Around here, red, white and blue are known as the colours of the American flag, and they are also the colours of the French flag. But they also are the names of the late Krzysztof Kieslowski's brilliant "Three Colours" trilogy, which has a delicacy that most directors can only dream of. Beautiful, painful, artfully shot, it's a visual feast for anyone who has an appreciation for beauty, subtlety and filmmaking.
In "Bleu," Julie de Courcy (Juliette Binoche) and her family are in a car accident when their brakes fail, and her husband and daughter are killed. Devastated, she leaves her palatial house in the country after a night with her husband's old friend Olivier (Benoît Régent), who has been in love with her for years. And though Julie tries to leave her old life behind, she is pulled in when Olivier starts to finish her husband's last composition -- and he tells her of a side of her husband that she never knew.
In the bitterly funny "Blanc," hairdresser Karol Karol (Zbigniew Zamachowski) is being coldly divorced by his beautiful wife Dominique (Julie Delpy) because she is sexually dissatisfied with him -- and she takes all his money too. But after returning to Poland, Karol rebuilds his life and fortune, and amid a web of killing, seduction and faked death, he comes up with a way to get back at Dominique...
And "Rouge" is the color of love. On her way home from a modelling session, Valentine (Irene Jacob) accidently injures a pregnant dog. The owner is Joseph Kern, (Jean-Louis Trintignant) an embittered ex-judge whose job has left him spiritually adrift, and who now spends his time wiretapping the phones of his neighbors and predicting what will happen in their lives. The friendship between Valentine and Kern grows, even as a young man's current life mirrors what devastated Kern long ago...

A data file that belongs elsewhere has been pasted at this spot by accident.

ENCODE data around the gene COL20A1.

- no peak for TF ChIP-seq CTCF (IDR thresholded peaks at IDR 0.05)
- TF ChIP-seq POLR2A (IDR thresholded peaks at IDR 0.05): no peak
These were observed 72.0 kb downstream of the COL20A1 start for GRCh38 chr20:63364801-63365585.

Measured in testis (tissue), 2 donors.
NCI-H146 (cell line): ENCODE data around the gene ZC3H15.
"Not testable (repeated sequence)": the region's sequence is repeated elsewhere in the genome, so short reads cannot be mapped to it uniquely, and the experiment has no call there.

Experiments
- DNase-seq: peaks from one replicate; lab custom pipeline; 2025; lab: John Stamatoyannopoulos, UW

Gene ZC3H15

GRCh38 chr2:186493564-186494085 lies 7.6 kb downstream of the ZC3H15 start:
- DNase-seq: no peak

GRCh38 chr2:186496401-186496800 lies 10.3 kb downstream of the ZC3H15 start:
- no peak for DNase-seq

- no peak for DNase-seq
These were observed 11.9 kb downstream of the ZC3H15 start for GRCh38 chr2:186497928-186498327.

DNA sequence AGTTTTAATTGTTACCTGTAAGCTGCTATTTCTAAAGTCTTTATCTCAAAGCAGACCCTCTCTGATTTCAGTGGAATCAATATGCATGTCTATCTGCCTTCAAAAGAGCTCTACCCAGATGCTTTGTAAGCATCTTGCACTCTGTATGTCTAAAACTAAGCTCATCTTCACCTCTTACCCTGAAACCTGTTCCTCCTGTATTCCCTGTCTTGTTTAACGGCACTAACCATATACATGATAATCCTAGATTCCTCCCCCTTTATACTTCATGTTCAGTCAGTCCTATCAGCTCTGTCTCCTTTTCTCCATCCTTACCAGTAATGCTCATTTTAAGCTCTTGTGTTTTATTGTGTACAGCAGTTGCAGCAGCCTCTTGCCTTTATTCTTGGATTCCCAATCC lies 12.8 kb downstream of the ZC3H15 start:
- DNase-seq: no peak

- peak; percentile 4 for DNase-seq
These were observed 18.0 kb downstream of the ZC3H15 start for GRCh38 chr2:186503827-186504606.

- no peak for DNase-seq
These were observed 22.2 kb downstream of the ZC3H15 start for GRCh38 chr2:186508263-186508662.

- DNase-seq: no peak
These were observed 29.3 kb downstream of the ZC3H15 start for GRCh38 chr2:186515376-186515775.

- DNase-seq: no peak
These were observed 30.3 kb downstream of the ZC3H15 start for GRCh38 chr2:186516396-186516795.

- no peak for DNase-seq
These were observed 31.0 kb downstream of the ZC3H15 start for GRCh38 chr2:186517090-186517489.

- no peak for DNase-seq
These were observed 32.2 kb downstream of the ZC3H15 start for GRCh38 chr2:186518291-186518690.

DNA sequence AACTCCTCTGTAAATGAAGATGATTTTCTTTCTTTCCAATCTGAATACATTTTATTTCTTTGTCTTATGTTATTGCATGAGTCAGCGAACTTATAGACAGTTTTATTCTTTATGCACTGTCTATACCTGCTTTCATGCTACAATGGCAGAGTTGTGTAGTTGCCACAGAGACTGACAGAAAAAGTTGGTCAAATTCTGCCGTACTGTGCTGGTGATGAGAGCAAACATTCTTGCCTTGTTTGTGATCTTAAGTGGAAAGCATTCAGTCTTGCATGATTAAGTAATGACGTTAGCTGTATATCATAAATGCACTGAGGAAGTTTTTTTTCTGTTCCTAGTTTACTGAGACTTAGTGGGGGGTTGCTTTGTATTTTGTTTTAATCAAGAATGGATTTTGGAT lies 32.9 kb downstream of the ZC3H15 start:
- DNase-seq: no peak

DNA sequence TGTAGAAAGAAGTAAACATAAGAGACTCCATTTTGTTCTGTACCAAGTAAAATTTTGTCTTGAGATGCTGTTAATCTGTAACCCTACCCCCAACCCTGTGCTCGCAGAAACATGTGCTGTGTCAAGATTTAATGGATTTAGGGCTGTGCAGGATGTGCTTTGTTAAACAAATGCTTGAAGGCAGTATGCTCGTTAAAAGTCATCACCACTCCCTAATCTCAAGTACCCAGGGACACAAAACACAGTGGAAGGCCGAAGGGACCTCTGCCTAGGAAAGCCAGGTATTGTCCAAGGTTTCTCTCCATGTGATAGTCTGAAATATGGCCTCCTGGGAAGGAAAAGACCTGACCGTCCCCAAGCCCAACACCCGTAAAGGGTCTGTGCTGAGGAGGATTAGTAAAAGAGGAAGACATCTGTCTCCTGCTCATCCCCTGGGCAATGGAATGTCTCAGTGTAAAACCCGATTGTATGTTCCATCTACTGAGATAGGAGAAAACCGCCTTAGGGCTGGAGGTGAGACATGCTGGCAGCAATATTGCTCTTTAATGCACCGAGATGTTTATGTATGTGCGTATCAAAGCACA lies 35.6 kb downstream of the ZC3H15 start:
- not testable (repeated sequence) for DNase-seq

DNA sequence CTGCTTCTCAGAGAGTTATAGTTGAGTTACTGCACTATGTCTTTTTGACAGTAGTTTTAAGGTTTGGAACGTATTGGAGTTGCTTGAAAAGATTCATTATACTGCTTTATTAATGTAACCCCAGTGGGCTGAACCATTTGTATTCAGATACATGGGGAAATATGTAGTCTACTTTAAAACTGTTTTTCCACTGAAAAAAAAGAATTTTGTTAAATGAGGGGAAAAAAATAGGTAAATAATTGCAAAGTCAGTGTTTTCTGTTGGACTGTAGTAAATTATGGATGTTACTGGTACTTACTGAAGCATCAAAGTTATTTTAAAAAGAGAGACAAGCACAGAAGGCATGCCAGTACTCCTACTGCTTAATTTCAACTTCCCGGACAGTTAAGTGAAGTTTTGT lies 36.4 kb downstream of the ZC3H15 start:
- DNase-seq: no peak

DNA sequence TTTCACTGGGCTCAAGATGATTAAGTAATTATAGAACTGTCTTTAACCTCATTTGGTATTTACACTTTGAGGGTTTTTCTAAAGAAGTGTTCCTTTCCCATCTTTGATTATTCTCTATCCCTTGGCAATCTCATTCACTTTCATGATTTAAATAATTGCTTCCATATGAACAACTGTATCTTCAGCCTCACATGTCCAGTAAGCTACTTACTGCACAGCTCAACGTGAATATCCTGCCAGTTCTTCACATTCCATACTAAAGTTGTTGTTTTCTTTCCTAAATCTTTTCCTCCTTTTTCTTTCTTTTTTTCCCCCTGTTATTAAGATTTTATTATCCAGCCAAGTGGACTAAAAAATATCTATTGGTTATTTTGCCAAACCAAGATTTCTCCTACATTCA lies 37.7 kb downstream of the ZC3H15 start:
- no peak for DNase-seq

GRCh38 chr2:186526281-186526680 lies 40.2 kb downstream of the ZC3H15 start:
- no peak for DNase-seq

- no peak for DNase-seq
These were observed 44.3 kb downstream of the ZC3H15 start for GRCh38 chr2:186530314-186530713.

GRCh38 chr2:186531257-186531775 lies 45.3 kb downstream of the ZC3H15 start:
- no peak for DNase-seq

The three colours of the French flag symbolize liberty, equality and fraternity -- and these are echoed in the stories of Kieslowski's films. And each of the three movies has its own "feel" -- "Blue" is cool and sensual, "White" was sharp and sexy, and "Red" has a sweetness and richness that is truly moving.
And while most directors are just boring when they do slow, arty direction, Kieslowski infused his direction with sensual beauty and endless light and colour, like a painting come to life. And he intertwined many symbolic images and lingering threads from one movie to the next, whether it's an old lady recycling bottles or a rather surprising finale for "Red" that brings all three movies' protagonists together.
And he saturated the movies with the colour of their title -- blue is sadness, depth and beauty; white is beautiful and pure, stark and blinding; red is passion and warmth. While this may not have been Kieslowski's intention, the constant presence of these colors (a bridal gown, a swimming pool, and so on) add an extra dimension to the emotions in the story, especially the first.
Juliette Binoche is an extremely good actress, and this movie uses her expressiveness as most movies don't. Zamachowski brings an element of humanity and poignancy to what could have been an idiotic character, and I never felt anything but understanding for this guy. And Irene Jacob brings a sweetness and innocence to her role as Valentine (aptly named, considering the title of the movie she stars in) that is rarely seen in modern movies.
Kieslowski was an unusual and extremely talented moviemaker, and his "Three Colors" trilogy -- "Bleu," "Blanc" and "Rouge" -- is an exceptional piece of work. We shall not see his like again.